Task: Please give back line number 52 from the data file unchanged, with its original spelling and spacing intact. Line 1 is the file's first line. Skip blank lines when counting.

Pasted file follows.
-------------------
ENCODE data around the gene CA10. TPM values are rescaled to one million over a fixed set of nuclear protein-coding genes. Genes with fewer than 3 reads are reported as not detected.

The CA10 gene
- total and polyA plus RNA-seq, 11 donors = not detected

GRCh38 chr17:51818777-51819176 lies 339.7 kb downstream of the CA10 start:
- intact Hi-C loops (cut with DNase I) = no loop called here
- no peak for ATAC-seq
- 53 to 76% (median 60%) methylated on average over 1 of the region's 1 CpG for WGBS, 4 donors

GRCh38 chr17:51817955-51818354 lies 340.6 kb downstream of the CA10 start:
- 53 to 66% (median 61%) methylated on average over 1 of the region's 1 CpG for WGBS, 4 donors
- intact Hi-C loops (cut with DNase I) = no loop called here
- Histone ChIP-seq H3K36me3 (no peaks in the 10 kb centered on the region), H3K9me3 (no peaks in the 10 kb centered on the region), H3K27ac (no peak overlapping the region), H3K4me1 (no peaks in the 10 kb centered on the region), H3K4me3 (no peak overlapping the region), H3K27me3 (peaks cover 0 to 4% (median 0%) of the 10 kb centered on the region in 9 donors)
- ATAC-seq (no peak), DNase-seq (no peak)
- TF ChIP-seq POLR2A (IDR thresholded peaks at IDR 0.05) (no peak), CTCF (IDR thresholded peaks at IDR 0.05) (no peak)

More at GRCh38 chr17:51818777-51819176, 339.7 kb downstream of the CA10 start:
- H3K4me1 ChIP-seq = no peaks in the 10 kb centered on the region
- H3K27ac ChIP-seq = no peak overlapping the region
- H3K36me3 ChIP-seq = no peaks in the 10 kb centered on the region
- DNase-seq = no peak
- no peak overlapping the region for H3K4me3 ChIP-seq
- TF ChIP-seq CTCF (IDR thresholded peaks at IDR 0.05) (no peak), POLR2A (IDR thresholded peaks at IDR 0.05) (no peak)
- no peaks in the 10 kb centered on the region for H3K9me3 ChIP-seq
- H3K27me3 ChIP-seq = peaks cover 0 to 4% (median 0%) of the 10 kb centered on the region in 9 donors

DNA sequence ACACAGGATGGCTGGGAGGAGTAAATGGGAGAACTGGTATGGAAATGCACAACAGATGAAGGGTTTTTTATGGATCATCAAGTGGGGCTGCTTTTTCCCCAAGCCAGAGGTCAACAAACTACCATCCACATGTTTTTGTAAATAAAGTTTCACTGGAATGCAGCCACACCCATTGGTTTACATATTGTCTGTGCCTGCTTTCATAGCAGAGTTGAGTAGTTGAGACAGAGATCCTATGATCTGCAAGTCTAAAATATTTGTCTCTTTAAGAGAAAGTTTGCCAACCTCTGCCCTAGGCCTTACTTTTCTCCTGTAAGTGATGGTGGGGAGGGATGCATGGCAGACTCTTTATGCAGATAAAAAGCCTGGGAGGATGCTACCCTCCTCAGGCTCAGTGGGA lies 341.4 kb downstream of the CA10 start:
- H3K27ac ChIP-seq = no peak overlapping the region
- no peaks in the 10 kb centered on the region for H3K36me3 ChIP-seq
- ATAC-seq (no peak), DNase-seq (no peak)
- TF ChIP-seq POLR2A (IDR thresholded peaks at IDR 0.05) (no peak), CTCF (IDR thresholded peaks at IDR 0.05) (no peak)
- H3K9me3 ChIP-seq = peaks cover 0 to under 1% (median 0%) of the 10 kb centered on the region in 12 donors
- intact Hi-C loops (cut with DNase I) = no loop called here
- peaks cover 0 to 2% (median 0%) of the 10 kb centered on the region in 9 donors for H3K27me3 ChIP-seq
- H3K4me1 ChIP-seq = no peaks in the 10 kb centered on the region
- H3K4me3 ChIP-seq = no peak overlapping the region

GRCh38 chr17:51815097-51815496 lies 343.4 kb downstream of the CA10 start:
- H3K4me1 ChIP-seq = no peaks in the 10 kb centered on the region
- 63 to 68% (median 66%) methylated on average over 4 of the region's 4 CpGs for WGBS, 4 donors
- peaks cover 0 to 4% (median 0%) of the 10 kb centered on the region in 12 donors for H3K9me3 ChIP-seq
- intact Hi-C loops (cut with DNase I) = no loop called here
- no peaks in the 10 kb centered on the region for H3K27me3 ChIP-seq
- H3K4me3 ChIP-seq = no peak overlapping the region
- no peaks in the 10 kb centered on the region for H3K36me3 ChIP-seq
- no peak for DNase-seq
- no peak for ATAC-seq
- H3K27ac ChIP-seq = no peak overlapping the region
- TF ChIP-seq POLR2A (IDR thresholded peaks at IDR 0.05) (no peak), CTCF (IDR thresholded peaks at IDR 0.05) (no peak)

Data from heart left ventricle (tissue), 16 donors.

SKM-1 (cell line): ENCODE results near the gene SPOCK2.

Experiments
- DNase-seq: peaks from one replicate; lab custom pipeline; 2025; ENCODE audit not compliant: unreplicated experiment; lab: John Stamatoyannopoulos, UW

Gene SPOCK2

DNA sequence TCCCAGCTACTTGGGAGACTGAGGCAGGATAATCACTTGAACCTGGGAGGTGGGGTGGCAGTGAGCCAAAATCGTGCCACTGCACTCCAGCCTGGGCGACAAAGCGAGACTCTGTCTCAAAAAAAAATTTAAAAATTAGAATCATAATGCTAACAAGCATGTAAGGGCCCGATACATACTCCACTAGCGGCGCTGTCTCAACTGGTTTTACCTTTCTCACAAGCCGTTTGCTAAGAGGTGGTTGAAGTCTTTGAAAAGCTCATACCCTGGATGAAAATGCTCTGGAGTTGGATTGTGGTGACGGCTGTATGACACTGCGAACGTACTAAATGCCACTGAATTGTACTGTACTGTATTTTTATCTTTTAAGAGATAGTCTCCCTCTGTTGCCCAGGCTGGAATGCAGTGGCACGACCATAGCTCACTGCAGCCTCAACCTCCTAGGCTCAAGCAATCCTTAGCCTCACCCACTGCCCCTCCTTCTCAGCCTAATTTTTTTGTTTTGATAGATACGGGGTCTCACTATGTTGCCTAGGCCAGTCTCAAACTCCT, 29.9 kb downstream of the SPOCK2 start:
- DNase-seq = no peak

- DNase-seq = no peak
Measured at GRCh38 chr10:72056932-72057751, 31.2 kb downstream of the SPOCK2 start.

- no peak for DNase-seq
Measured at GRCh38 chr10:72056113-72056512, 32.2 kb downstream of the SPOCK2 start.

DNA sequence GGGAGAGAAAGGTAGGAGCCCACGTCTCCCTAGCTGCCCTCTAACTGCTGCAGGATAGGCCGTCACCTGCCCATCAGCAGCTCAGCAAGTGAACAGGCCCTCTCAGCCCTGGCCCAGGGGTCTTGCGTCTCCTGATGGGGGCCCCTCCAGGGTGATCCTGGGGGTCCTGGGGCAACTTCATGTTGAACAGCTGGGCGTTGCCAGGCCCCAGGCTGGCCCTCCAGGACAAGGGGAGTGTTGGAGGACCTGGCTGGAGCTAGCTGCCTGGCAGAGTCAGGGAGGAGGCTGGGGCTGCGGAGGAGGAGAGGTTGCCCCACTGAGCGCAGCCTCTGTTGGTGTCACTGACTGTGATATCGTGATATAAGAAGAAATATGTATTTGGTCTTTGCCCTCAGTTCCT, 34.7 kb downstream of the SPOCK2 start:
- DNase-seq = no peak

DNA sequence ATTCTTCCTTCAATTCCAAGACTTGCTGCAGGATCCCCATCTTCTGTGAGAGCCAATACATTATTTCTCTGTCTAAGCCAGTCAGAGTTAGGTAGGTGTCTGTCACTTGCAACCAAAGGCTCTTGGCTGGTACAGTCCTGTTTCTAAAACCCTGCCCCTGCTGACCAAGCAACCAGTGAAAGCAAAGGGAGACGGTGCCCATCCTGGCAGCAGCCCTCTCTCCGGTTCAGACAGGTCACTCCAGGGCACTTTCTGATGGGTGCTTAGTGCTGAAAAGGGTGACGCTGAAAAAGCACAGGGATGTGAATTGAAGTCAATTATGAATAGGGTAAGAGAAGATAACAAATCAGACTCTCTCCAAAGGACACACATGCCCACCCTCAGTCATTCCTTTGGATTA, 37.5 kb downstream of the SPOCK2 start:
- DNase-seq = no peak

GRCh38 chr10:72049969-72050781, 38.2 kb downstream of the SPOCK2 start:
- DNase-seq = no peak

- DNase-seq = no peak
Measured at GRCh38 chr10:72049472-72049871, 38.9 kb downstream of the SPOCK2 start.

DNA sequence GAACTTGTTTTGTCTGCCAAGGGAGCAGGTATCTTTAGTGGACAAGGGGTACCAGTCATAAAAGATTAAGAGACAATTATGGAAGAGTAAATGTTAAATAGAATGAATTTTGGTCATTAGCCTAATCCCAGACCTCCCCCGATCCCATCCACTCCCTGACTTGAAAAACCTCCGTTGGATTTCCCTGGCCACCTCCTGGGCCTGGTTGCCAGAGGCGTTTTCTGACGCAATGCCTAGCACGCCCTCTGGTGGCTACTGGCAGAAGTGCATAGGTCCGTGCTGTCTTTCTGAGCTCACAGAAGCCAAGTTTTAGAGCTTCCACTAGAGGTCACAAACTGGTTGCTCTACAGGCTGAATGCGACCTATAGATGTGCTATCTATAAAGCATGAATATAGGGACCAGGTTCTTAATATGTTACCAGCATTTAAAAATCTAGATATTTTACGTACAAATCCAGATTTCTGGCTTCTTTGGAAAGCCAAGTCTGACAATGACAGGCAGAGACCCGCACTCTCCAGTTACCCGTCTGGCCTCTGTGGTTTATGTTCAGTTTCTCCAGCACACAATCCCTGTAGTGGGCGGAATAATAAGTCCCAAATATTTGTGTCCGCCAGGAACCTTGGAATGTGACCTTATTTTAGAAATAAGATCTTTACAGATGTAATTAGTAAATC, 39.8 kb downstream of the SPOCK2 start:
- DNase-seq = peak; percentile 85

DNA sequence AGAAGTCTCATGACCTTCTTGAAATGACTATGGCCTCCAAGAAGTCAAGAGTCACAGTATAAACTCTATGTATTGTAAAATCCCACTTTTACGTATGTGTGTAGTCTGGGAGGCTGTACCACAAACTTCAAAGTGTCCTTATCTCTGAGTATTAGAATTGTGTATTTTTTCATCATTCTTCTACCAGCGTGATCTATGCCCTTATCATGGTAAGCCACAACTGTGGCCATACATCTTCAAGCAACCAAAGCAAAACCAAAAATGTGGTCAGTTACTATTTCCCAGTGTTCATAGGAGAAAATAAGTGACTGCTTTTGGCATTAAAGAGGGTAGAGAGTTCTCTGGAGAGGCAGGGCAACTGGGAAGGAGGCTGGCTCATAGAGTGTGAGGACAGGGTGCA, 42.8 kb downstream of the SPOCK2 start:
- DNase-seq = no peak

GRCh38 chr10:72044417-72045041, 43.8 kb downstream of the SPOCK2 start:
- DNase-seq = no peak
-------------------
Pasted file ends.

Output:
- DNase-seq = no peak